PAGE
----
Zizipho’s work, through an astute calibration of abstraction and figuration, presents its narrative in a way that’s instantly recognisable to a South African audience, while retaining a sensibility that feels globally accessible. Fresh off the opening of Southern Guild’s uBuhle boKhokho show in Cape Town and their showcase at Design Miami, Zizipho notes a profound gratitude in the work’s reception. “It’s bringing pride to who we are, and acknowledging our identity. Everybody just says thank you, and I’m so honoured and humbled to be able to do the work.” A secondary, somewhat misplaced reaction tends to be along the lines of “How will you top this?” For Zizipho, the priority is to stay true to herself, as opposed to conquering externally imposed ambition-based narratives. “You have to listen. You have to open up your space. If you don’t pay attention, then you’re missing out on important messages you should be bringing to life, and that’s what I’m blessed to be able to do,” she smiles. “There’s more coming.” —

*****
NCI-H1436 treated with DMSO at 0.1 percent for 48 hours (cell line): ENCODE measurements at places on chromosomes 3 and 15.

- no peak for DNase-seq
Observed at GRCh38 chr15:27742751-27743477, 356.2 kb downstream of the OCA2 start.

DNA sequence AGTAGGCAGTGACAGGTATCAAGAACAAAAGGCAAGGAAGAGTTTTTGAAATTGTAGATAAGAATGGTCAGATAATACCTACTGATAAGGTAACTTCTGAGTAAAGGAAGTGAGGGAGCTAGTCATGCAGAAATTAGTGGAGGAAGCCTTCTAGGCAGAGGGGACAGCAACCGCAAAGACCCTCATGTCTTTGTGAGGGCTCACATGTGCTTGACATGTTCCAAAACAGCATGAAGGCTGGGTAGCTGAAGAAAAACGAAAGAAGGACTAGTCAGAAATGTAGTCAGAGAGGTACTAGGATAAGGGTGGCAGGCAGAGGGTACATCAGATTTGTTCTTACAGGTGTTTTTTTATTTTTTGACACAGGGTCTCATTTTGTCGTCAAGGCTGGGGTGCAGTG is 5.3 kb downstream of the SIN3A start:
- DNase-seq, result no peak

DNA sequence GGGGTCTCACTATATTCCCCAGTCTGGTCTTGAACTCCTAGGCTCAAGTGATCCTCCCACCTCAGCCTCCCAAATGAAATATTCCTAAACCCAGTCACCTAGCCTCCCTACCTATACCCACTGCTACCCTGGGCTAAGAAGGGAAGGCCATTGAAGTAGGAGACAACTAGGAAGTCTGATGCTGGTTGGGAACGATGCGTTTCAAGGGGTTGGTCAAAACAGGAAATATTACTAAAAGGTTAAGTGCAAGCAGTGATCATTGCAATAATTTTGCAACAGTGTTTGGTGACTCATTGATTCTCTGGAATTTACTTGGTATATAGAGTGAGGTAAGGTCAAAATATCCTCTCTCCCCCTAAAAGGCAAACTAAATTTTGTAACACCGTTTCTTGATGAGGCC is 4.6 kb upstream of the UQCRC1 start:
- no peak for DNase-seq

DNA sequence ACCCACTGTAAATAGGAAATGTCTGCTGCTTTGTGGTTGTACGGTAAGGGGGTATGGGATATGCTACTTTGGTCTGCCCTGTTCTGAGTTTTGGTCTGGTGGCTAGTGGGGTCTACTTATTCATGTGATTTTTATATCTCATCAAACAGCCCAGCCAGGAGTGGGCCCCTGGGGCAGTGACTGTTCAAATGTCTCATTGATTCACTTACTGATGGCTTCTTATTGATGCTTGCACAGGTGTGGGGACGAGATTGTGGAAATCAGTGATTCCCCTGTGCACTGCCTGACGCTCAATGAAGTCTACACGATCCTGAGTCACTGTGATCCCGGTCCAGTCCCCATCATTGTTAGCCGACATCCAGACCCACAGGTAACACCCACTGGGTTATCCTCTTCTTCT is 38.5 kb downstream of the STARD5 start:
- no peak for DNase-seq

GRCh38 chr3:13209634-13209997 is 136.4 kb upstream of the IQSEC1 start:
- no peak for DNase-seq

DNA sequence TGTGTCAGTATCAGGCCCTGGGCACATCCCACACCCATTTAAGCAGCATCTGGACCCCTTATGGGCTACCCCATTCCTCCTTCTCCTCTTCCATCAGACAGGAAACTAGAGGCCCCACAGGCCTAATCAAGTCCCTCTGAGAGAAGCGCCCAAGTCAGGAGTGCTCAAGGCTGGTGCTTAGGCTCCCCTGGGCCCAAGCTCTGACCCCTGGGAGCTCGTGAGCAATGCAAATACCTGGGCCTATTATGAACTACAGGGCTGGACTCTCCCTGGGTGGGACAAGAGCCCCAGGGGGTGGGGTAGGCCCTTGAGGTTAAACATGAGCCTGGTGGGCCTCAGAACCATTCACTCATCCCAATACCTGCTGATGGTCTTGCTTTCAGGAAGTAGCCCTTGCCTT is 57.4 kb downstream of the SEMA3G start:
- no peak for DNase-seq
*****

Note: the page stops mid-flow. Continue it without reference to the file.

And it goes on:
Through immersive research and generous collaboration, Zizipho Poswa preserves the hairstyles of her African ancestors in outsized, abstracted ceramics for a new generation.
ART / BULLETIN / 31.01.23
Read time / 7 mins
Sketches are an initial stage of Zizipho’s process. Here, a Cameroon-inspired piece takes shape.
The completed Amaflerho, Xhosa, 2022. Glazed earthenware. 108 x 66 x 66 cm. Unique. Enquire at Southern Guild.
The predominantly black colour scheme for Zizipho’s uBuhle boKhokho show is a direct representation of Black hair: “Its power, its strength, lies in the colour,” says Zizipho.